Riley v. Cardozo et al

Filing 81

ORDER denying 75 Pro Se Plaintiff's Rule 60(b)(4) Motion. Signed by Judge Marcia Morales Howard on 10/17/2017. (JW)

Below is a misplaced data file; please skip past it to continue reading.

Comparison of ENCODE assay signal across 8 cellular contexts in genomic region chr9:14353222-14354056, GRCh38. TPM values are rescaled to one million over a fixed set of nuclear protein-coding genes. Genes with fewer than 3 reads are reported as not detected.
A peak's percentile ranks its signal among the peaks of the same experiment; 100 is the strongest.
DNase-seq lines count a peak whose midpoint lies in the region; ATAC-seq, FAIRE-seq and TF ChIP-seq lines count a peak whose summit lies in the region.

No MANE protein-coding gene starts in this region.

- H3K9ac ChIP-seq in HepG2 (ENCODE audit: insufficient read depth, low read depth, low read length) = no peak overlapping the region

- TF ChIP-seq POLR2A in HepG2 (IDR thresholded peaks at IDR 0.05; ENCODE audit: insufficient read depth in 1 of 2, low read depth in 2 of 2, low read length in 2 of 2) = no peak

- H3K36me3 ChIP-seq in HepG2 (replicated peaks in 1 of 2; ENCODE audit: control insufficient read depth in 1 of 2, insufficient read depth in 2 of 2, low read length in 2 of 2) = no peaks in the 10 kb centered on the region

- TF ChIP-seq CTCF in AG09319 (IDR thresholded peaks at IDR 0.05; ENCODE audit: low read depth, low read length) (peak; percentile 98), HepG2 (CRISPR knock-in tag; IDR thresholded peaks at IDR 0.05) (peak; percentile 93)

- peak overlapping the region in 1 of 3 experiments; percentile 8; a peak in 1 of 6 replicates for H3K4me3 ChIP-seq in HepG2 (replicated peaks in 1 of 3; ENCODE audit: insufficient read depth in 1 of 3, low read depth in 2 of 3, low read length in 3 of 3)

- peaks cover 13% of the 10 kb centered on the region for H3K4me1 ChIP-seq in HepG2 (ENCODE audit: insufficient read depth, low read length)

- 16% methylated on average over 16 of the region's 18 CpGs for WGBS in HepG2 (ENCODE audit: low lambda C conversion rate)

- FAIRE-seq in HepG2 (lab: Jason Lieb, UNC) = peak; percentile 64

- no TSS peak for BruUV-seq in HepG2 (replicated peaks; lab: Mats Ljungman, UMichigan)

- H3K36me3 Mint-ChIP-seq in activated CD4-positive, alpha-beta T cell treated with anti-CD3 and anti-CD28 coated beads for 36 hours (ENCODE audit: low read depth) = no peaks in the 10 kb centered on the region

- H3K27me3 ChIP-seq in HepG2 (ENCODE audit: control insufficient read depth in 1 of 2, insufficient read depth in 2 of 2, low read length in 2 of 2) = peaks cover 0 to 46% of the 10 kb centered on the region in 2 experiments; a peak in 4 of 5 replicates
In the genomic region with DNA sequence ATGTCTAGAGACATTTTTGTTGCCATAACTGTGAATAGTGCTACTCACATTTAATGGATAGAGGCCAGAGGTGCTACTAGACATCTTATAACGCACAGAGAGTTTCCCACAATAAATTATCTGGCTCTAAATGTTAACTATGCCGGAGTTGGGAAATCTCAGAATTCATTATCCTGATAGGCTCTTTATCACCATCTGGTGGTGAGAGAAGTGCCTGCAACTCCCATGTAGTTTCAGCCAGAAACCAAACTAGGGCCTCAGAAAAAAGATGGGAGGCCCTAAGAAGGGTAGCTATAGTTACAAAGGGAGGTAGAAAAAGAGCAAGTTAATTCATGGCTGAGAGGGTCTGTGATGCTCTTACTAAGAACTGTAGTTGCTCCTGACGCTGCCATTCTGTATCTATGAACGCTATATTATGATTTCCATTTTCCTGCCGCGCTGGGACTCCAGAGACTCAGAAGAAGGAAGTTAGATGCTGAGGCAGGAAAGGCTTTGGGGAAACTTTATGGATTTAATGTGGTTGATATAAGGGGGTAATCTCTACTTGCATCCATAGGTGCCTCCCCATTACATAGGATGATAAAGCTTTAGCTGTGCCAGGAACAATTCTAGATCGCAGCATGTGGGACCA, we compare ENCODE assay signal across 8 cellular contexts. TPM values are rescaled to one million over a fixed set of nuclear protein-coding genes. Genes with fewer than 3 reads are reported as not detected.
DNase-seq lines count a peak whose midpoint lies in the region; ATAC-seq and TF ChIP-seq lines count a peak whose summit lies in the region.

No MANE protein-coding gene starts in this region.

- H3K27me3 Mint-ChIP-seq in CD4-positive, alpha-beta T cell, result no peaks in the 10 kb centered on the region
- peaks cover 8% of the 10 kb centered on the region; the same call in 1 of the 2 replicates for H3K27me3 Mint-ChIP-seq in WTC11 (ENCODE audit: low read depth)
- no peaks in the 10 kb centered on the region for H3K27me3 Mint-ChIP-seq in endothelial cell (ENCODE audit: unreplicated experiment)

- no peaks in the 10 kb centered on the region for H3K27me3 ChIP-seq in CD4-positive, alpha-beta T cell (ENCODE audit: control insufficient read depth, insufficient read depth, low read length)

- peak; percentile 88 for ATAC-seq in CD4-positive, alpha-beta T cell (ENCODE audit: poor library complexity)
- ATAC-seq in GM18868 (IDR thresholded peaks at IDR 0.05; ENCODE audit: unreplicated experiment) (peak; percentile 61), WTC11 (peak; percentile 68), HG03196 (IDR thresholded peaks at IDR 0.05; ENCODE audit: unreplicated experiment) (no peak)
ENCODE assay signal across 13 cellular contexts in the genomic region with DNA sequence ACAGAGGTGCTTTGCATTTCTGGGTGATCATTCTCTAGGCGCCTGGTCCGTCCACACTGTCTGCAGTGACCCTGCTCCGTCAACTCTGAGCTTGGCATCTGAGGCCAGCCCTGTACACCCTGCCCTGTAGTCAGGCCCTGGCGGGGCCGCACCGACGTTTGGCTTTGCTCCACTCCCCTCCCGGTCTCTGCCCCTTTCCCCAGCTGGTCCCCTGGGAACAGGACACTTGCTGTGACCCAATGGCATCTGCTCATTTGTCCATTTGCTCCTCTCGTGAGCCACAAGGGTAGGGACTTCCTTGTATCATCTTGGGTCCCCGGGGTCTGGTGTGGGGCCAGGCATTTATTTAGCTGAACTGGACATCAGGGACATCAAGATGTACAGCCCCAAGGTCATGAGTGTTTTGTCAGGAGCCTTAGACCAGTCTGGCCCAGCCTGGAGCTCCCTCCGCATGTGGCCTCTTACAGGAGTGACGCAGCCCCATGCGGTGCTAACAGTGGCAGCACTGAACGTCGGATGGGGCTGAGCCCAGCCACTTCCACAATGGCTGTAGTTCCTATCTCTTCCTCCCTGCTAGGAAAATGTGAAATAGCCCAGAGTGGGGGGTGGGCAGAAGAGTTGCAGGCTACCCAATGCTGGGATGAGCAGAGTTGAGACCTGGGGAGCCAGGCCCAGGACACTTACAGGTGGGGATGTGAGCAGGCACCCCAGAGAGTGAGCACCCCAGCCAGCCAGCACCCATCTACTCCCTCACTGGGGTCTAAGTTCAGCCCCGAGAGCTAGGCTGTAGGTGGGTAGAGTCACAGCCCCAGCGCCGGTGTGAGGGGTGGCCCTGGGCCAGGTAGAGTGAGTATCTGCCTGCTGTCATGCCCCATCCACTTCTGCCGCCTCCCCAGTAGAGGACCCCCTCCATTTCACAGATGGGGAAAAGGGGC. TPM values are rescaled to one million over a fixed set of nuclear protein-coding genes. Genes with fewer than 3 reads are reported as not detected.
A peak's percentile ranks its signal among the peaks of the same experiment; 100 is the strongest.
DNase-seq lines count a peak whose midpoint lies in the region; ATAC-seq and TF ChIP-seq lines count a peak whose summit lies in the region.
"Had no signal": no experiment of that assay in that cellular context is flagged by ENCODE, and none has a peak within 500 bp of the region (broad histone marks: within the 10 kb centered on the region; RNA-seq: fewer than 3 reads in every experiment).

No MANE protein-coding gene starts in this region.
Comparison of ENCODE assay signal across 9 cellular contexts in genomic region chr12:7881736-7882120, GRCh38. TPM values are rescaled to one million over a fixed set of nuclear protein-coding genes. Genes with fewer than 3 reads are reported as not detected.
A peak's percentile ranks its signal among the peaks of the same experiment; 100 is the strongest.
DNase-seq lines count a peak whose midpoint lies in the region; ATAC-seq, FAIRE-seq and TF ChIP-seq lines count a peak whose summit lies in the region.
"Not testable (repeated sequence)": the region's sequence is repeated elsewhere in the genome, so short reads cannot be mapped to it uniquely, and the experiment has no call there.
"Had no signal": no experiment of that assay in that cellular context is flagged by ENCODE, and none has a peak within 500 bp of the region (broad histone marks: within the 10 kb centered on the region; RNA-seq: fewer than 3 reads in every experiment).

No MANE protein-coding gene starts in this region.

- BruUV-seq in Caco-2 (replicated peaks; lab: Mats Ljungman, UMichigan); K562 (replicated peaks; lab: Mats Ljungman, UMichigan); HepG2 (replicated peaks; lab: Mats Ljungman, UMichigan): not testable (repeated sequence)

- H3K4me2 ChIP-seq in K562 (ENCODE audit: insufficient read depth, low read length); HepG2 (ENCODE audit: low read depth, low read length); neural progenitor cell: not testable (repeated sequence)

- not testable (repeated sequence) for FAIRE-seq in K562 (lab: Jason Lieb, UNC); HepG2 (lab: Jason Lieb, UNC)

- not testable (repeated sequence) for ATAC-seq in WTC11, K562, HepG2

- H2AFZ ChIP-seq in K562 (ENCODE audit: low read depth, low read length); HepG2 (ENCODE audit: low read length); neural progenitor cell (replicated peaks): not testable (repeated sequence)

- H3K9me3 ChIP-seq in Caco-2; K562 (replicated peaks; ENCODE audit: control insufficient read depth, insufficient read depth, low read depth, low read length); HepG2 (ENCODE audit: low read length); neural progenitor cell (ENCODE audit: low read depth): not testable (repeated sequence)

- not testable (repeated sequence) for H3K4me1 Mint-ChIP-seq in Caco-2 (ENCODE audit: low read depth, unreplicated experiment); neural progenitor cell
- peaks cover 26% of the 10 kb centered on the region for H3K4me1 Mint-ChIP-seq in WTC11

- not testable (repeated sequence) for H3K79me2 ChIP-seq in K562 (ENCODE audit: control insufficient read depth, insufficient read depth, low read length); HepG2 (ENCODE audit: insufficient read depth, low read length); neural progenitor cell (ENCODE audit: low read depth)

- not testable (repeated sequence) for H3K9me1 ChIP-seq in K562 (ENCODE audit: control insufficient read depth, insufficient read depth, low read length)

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UNITED STATES DISTRICT COURT MIDDLE DISTRICT OF FLORIDA JACKSONVILLE DIVISION BARBARA J. RILEY, Plaintiff, Case No. 3:16-cv-961-J-34MCR vs. MICHAEL A. CARDOZO, et al., Defendants. / ORDER THIS CAUSE is before the Court on the Pro Se Plaintiff's Act of Congress, Judiciary Act of September 24, 1789, the U.S. Constitution with Incorporated Memorandum of Constitutional Laws in Support of Rule 60(B)(4) Motion to Set Aside Judge Howard's Void Personal Unconstitutional re 60 Order of Dismissal and Clerk’s Void Personal Unconstitutional re 74 Judgment as Void (Dkt. No. 75; Motion) filed on August 9, 2017. In the Motion, Plaintiff Barbara Riley, citing to Rule 60(b)(4), Federal Rules of Civil Procedure (Rule(s)), seeks to set aside as void this Court’s Order (Dkt. No. 60; Order) dismissing the claims against certain Defendants as well as the Judgment (Dkt. No. 74; Judgment) entered pursuant to that Order. See generally Motion. Rule 60(b) provides, [o]n motion and just terms, the court may relieve a party or its legal representative from a final judgment, order, or proceeding for the following reasons: (1) mistake, inadvertence, surprise, or excusable neglect; (2) newly discovered evidence that, with reasonable diligence could not have been discovered in time to move for a new trial . . .; (3) fraud . . .,misrepresentation, or misconduct of an opposing party; (4) the judgment is void; (5) the judgment has been satisfied, released, or discharged . . .; or (6) any other reason that justifies relief. Rule 60(b).1 The Rule empowers the district courts “‘to vacate judgments whenever such action is appropriate to accomplish justice.’” Griffin v. Swim-Tech Corp., 722 F.2d 677, 680 (11th Cir. 1984) (quoting Klapprott v. United States, 335 U.S. 601, 615 (1949)). While the trial court is vested with substantial discretion in granting relief under Rule 60(b), see Abimbola v. Broward Cnty., 266 Fed. App’x 908, 910 (11th Cir. 2008) (quoting Am. Bankers Ins. Co. of Fla. v. Nw. Nat’l Ins. Co., 198 F.3d 1332, 1338 (11th Cir. 1999)), “[t]he desirability for order and predictability in the judicial process speaks for caution in the reopening of judgments.” Griffin, 722 F.2d at 680 (citation omitted). Accordingly, Rule 60(b) “seeks to strike a delicate balance between two countervailing impulses: the desire to preserve the finality of judgments and the ‘incessant command of the court’s conscience that justice be done in light of all the facts.’” Seven Elves, Inc. v. Eskenazi, 635 F.2d 396, 401 (5th Cir. Unit A Jan. 26, 1981) (quoting Bankers Mortg. Co. v. United States, 423 F.2d 73, 77 (5th Cir. 1970)).2 With this goal in mind, “it is often said that the rule should be liberally construed in order to do substantial justice.” Id. Thus, “although the desideratum of finality is an important goal, the justice-function of the courts demands that it must yield, in appropriate circumstances, to the equities of the particular case in order that the judgment might reflect the true merits of the cause.” Id. 1 Under provision (c)(1) of Rule 60, “[a] motion under Rule 60(b) must be made within a reasonable time - and for reasons (1), (2), and (3) no more than a year after the entry of the judgment or order or the date of the proceeding.” Rule 60(c)(1). 2 In Bonner v. City of Prichard, 661 F.2d 1206, 1209 (11th Cir. 1981) (en banc) the Eleventh Circuit adopted as binding precedent all the decisions of the former Fifth Circuit handed down prior to the close of business on September 30, 1981. -2- Here, Riley asserts that this Court’s Order and Judgment are void. See generally Motion. However, she provides no basis for this suggestion, and the Court concludes that its Order and Judgment were not void because it had the authority to dismiss the claims against certain of the Defendants sued in this Court by Riley. See Grier v. Fla., No. 0715445, 2008 WL 2223050, at *1 (11th Cir. May 30, 2008) (citing Burke v. Smith, 252 F.3d 1260, 1263 (11th Cir. 2001) and William Skillings & Assocs. v. Cunard Transp., Ltd., 594 F.2d 1078, 1081 (5th Cir. 1979)).3 Thus, to the extent Riley seeks to set aside the Order and Judgment as void, the Motion is due to be denied. Riley also requests that the undersigned recuse herself from presiding over this case. See Motion at 16. It appears that the basis for this request is Riley's disagreement with the undersigned's rulings in this matter. The undersigned has fully reviewed and considered the Motion and finds that there is no reason for the undersigned to recuse herself in this case. See Byrne v. Nezhat, M.D., 261 F.3d 1075, 1102-03 (11th Cir. 2001); McWhorter v. City of Birmingham, 906 F.2d 674, 678-79 (11th Cir. 1990); Ivey v. Snow, Civil Action No. 1:05-CV-1150-JOF, 2007 WL 1810213, at *2 (N.D. Ga. June 21, 2007). As such, the undersigned is obligated to continue to preside over this matter. See United States v. Greenough, 782 F.2d 1556, 1558 (11th Cir. 1986) (“a judge, having been assigned to a case, should not recuse [her]self on unsupported, irrational, or highly tenuous speculation”); Lawal v. Winners Int'l Rests. Co. Operations, Inc., No. 1:04-CV- 3 In Grier, the Eleventh Circuit recognized that "a judgment is void under Rule 60(b)(4) if the court that rendered it lacked jurisdiction of the subject matter, or of the parties, or if it acted in a manner inconsistent with due process of law." 2008 WL 2223050, at *1 (internal quotation marks omitted). Indeed, if the court had no power to render judgment, then the judgment would be void. See id. Yet, Rule 60(b)(4) is not applicable when the movant merely contends that the judgment is erroneous. See id. As a result, Riley's argument that the Court's Order and Judgment should be vacated pursuant to Rule 60(b)(4) is unavailing and without merit. -3- 0913-WSD, 2006 WL 898180, at *4 (N.D. Ga. Apr. 6, 2006) ("'A trial judge has as much obligation not to recuse [her]self when there is no reason to do so as [s]he does to recuse [her]self when the converse is true.'"); United States v. Malmsberry, 222 F. Supp. 2d 1345, 1349 (M.D. Fla. 2002) (“a judge has as strong a duty to sit when there is no legitimate reason to recuse as [s]he does to recuse when the law and facts require”). The Motion will be denied to the extent Riley requests that the undersigned recuse herself from this action. In light of the foregoing, it is ORDERED: The Pro Se Plaintiff's Act of Congress, Judiciary Act of September 24, 1789, the U.S. Constitution with Incorporated Memorandum of Constitutional Laws in Support of Rule 60(B)(4) Motion to Set Aside Judge Howard's Void Personal Unconstitutional re 60 Order of Dismissal and Clerk’s Void Personal Unconstitutional re 74 Judgment as Void (Dkt. No. 75) is DENIED. DONE AND ORDERED in Jacksonville, Florida this 17th day of October, 2017. ja Copies to: Counsel of Record Pro Se Parties -4-